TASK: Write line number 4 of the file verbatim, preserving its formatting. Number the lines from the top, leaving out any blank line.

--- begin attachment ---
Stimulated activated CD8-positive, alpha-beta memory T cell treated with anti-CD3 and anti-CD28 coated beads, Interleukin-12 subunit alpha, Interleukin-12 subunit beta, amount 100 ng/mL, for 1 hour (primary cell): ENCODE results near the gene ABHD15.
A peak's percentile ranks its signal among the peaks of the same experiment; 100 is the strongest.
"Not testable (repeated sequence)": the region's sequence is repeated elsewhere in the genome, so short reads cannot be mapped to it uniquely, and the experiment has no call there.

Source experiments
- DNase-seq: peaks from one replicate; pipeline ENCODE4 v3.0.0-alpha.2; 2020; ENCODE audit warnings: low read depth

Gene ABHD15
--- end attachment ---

Source experiments